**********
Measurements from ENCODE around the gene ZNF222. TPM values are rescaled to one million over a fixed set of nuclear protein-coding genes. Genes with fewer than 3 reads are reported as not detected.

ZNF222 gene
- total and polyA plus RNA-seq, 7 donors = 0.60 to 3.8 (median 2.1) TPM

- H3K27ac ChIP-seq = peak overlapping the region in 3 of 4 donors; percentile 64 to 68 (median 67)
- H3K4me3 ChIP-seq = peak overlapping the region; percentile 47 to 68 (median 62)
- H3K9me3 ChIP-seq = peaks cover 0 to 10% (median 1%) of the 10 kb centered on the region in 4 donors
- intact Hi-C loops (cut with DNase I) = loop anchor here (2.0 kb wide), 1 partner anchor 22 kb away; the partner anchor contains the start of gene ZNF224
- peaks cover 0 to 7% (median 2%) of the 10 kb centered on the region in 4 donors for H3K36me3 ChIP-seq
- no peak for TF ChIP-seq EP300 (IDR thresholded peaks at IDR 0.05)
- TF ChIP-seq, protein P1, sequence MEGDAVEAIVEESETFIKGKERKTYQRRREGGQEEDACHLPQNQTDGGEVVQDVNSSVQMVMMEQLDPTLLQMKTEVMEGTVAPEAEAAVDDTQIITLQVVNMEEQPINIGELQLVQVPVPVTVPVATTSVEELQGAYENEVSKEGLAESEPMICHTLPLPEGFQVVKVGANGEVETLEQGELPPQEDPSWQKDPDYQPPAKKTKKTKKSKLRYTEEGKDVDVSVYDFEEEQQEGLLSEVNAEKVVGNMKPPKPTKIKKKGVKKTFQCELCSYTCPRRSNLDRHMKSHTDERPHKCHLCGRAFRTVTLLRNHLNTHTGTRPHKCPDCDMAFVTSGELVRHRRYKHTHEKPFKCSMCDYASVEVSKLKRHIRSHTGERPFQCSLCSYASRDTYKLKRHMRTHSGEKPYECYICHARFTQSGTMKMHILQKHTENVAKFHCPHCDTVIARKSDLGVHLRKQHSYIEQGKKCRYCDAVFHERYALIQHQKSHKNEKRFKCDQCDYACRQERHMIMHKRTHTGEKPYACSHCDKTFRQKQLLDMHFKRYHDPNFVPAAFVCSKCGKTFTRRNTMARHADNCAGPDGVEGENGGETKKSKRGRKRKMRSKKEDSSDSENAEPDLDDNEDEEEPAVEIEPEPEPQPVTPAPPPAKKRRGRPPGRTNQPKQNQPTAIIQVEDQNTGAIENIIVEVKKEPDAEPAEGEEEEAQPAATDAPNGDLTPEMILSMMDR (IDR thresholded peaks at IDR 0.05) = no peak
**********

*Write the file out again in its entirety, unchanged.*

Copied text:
Measurements from ENCODE around the gene ZNF222. TPM values are rescaled to one million over a fixed set of nuclear protein-coding genes. Genes with fewer than 3 reads are reported as not detected.

ZNF222 gene
- total and polyA plus RNA-seq, 7 donors = 0.60 to 3.8 (median 2.1) TPM

- H3K27ac ChIP-seq = peak overlapping the region in 3 of 4 donors; percentile 64 to 68 (median 67)
- H3K4me3 ChIP-seq = peak overlapping the region; percentile 47 to 68 (median 62)
- H3K9me3 ChIP-seq = peaks cover 0 to 10% (median 1%) of the 10 kb centered on the region in 4 donors
- intact Hi-C loops (cut with DNase I) = loop anchor here (2.0 kb wide), 1 partner anchor 22 kb away; the partner anchor contains the start of gene ZNF224
- peaks cover 0 to 7% (median 2%) of the 10 kb centered on the region in 4 donors for H3K36me3 ChIP-seq
- no peak for TF ChIP-seq EP300 (IDR thresholded peaks at IDR 0.05)
- TF ChIP-seq, protein P1, sequence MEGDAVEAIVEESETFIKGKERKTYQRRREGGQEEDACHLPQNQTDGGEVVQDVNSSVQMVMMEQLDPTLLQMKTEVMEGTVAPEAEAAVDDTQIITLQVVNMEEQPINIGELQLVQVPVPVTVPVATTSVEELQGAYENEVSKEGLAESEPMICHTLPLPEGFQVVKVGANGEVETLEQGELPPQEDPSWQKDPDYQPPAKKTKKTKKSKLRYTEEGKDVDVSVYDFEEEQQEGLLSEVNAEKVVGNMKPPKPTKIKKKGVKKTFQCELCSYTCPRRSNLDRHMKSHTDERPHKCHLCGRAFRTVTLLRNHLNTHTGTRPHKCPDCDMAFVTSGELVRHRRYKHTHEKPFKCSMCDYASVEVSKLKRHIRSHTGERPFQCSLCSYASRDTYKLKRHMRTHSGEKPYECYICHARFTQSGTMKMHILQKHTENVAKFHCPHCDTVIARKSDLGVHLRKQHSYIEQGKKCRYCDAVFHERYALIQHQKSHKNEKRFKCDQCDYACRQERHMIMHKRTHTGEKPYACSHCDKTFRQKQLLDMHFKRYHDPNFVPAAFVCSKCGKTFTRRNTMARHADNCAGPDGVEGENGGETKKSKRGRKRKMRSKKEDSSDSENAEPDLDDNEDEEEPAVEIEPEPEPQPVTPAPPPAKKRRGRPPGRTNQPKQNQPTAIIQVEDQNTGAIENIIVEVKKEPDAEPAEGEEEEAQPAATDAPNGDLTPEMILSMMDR (IDR thresholded peaks at IDR 0.05) = no peak